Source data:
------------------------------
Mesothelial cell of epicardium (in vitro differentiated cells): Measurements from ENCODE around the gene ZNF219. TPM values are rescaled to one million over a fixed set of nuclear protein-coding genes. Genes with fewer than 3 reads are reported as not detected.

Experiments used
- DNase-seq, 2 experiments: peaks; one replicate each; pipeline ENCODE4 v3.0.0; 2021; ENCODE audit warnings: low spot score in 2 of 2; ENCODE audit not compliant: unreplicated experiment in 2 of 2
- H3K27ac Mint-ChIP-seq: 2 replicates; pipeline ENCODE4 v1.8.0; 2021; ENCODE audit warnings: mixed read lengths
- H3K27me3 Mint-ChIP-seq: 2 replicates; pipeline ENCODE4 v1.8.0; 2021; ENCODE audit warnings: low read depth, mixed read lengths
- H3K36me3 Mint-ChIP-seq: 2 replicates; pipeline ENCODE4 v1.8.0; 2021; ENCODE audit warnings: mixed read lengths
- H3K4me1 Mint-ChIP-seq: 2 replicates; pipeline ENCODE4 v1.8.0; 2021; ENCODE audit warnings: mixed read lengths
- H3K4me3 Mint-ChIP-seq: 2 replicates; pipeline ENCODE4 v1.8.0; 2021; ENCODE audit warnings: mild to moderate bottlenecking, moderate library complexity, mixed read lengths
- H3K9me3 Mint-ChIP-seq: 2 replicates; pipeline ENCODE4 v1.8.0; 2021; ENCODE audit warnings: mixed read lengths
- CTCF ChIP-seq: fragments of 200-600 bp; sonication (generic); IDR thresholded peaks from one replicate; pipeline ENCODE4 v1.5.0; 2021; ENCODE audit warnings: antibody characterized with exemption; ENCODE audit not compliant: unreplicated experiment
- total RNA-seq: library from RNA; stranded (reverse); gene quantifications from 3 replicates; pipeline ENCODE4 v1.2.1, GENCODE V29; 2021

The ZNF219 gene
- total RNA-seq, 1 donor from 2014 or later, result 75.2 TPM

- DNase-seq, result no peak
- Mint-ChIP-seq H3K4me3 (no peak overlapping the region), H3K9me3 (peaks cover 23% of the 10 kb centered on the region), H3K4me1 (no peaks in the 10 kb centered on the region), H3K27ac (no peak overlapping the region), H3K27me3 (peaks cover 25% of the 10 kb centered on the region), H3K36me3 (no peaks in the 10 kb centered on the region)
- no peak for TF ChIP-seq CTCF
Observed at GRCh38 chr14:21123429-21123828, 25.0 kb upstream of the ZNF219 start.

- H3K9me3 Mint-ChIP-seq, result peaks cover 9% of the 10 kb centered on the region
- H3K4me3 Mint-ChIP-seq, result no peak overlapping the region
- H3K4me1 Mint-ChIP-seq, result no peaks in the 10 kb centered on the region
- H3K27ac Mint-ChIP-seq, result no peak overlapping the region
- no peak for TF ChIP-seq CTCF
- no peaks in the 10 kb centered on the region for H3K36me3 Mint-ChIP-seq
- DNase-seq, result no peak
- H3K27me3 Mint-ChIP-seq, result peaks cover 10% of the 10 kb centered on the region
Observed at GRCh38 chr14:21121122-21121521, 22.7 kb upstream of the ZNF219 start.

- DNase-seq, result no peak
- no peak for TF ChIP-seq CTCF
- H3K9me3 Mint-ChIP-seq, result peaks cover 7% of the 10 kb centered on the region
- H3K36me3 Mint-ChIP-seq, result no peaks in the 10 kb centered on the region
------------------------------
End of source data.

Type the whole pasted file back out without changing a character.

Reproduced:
Mesothelial cell of epicardium (in vitro differentiated cells): Measurements from ENCODE around the gene ZNF219. TPM values are rescaled to one million over a fixed set of nuclear protein-coding genes. Genes with fewer than 3 reads are reported as not detected.

Experiments used
- DNase-seq, 2 experiments: peaks; one replicate each; pipeline ENCODE4 v3.0.0; 2021; ENCODE audit warnings: low spot score in 2 of 2; ENCODE audit not compliant: unreplicated experiment in 2 of 2
- H3K27ac Mint-ChIP-seq: 2 replicates; pipeline ENCODE4 v1.8.0; 2021; ENCODE audit warnings: mixed read lengths
- H3K27me3 Mint-ChIP-seq: 2 replicates; pipeline ENCODE4 v1.8.0; 2021; ENCODE audit warnings: low read depth, mixed read lengths
- H3K36me3 Mint-ChIP-seq: 2 replicates; pipeline ENCODE4 v1.8.0; 2021; ENCODE audit warnings: mixed read lengths
- H3K4me1 Mint-ChIP-seq: 2 replicates; pipeline ENCODE4 v1.8.0; 2021; ENCODE audit warnings: mixed read lengths
- H3K4me3 Mint-ChIP-seq: 2 replicates; pipeline ENCODE4 v1.8.0; 2021; ENCODE audit warnings: mild to moderate bottlenecking, moderate library complexity, mixed read lengths
- H3K9me3 Mint-ChIP-seq: 2 replicates; pipeline ENCODE4 v1.8.0; 2021; ENCODE audit warnings: mixed read lengths
- CTCF ChIP-seq: fragments of 200-600 bp; sonication (generic); IDR thresholded peaks from one replicate; pipeline ENCODE4 v1.5.0; 2021; ENCODE audit warnings: antibody characterized with exemption; ENCODE audit not compliant: unreplicated experiment
- total RNA-seq: library from RNA; stranded (reverse); gene quantifications from 3 replicates; pipeline ENCODE4 v1.2.1, GENCODE V29; 2021

The ZNF219 gene
- total RNA-seq, 1 donor from 2014 or later, result 75.2 TPM

- DNase-seq, result no peak
- Mint-ChIP-seq H3K4me3 (no peak overlapping the region), H3K9me3 (peaks cover 23% of the 10 kb centered on the region), H3K4me1 (no peaks in the 10 kb centered on the region), H3K27ac (no peak overlapping the region), H3K27me3 (peaks cover 25% of the 10 kb centered on the region), H3K36me3 (no peaks in the 10 kb centered on the region)
- no peak for TF ChIP-seq CTCF
Observed at GRCh38 chr14:21123429-21123828, 25.0 kb upstream of the ZNF219 start.

- H3K9me3 Mint-ChIP-seq, result peaks cover 9% of the 10 kb centered on the region
- H3K4me3 Mint-ChIP-seq, result no peak overlapping the region
- H3K4me1 Mint-ChIP-seq, result no peaks in the 10 kb centered on the region
- H3K27ac Mint-ChIP-seq, result no peak overlapping the region
- no peak for TF ChIP-seq CTCF
- no peaks in the 10 kb centered on the region for H3K36me3 Mint-ChIP-seq
- DNase-seq, result no peak
- H3K27me3 Mint-ChIP-seq, result peaks cover 10% of the 10 kb centered on the region
Observed at GRCh38 chr14:21121122-21121521, 22.7 kb upstream of the ZNF219 start.

- DNase-seq, result no peak
- no peak for TF ChIP-seq CTCF
- H3K9me3 Mint-ChIP-seq, result peaks cover 7% of the 10 kb centered on the region
- H3K36me3 Mint-ChIP-seq, result no peaks in the 10 kb centered on the region